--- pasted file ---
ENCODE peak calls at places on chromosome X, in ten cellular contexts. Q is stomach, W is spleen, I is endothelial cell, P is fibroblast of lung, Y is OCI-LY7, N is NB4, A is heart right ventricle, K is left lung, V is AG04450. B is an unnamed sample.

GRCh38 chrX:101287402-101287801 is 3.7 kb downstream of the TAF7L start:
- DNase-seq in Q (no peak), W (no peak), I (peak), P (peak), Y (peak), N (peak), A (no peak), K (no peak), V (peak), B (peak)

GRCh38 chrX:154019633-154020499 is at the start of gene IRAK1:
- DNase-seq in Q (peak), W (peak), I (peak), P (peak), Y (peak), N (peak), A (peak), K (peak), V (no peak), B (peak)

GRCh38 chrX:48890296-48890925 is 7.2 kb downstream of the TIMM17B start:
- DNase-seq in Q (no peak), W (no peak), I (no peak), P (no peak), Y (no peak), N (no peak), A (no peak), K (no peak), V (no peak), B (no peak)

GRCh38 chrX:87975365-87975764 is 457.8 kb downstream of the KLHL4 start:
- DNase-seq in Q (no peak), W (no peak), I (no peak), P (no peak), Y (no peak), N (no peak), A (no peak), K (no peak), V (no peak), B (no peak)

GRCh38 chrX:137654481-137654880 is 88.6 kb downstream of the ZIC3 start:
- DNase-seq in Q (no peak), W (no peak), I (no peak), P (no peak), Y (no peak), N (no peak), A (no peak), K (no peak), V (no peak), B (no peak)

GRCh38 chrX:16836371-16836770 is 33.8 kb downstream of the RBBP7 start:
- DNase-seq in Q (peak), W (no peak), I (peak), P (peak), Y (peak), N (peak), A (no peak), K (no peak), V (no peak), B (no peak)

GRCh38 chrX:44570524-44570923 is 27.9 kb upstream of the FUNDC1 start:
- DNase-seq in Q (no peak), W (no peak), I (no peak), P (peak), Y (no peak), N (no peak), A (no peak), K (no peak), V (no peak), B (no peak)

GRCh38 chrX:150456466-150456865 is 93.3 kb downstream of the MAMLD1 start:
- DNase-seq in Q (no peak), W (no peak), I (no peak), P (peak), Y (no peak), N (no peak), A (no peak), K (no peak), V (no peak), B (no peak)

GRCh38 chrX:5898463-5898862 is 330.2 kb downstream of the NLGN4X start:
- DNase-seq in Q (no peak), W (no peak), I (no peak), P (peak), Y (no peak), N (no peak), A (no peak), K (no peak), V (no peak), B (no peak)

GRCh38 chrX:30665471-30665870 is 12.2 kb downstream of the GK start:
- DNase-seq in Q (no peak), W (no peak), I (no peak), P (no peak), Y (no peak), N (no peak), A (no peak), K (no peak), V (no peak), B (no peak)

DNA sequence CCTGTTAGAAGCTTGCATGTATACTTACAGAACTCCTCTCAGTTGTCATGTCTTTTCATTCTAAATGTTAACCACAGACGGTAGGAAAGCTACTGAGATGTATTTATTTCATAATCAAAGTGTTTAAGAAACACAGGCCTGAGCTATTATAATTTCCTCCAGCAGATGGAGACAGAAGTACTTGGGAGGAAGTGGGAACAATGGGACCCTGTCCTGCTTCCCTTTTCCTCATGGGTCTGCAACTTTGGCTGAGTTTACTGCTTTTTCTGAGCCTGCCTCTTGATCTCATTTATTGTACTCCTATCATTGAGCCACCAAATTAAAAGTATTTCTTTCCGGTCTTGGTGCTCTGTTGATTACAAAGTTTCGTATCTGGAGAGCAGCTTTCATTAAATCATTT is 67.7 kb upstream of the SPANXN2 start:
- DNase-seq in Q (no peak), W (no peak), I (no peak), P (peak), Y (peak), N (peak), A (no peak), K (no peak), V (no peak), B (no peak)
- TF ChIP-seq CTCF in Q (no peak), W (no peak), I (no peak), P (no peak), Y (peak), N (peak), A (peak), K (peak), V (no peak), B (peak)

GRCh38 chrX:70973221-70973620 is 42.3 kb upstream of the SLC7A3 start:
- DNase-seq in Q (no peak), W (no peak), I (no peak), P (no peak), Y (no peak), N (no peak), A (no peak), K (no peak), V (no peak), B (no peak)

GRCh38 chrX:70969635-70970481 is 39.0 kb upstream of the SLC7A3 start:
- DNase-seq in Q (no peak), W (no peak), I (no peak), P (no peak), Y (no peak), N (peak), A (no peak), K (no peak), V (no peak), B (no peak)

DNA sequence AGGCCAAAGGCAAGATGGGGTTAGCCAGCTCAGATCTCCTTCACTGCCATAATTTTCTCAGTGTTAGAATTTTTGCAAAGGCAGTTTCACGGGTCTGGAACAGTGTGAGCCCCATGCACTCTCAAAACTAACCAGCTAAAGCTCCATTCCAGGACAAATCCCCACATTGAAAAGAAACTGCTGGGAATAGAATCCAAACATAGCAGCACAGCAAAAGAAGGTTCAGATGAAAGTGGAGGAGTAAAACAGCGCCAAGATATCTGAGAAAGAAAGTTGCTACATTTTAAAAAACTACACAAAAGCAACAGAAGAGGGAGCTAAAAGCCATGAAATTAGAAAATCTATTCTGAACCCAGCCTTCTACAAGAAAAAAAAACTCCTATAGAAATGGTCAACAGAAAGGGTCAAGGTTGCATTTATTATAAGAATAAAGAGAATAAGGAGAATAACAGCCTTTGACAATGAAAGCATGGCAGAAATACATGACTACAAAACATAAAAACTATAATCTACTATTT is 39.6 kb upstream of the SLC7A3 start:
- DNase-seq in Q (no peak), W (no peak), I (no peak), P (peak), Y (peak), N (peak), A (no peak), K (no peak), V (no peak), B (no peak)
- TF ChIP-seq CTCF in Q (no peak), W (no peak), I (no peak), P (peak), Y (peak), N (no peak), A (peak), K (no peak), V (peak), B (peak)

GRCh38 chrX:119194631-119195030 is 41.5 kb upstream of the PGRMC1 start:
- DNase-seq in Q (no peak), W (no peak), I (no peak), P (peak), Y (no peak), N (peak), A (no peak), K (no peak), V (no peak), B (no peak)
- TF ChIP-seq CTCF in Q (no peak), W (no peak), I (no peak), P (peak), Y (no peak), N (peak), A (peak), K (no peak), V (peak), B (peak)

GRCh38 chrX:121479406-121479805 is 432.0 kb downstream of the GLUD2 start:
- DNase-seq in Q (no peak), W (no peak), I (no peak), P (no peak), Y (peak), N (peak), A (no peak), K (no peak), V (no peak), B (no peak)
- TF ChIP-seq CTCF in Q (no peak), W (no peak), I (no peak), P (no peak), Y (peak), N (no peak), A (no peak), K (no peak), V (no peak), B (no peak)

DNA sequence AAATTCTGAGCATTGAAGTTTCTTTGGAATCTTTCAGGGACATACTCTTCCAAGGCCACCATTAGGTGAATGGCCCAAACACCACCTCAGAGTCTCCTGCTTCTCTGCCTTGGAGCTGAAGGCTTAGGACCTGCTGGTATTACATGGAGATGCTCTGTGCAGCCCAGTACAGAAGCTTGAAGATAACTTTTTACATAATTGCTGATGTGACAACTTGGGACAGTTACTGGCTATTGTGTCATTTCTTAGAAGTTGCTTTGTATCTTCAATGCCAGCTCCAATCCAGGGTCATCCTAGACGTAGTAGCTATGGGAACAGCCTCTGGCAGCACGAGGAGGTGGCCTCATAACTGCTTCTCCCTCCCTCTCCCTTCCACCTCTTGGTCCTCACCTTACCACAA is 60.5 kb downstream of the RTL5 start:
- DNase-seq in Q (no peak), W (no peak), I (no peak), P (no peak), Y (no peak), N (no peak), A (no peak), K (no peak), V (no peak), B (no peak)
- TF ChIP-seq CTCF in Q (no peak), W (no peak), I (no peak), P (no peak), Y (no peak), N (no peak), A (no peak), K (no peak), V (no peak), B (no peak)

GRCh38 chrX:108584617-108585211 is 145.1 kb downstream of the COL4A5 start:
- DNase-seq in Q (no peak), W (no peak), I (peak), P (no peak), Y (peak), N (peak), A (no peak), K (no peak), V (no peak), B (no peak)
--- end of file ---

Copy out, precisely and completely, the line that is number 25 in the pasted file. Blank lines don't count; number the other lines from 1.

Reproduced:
GRCh38 chrX:70973221-70973620 is 42.3 kb upstream of the SLC7A3 start: